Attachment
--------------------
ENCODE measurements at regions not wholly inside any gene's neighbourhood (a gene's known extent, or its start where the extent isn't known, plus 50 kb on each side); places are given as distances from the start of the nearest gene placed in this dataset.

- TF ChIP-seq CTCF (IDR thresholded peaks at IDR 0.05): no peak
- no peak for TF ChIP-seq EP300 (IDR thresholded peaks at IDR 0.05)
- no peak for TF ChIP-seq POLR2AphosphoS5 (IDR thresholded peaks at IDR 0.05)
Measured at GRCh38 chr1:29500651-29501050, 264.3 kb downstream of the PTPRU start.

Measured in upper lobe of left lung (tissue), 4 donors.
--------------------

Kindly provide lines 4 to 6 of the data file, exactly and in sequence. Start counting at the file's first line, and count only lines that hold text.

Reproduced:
- no peak for TF ChIP-seq POLR2AphosphoS5 (IDR thresholded peaks at IDR 0.05)
Measured at GRCh38 chr1:29500651-29501050, 264.3 kb downstream of the PTPRU start.

Measured in upper lobe of left lung (tissue), 4 donors.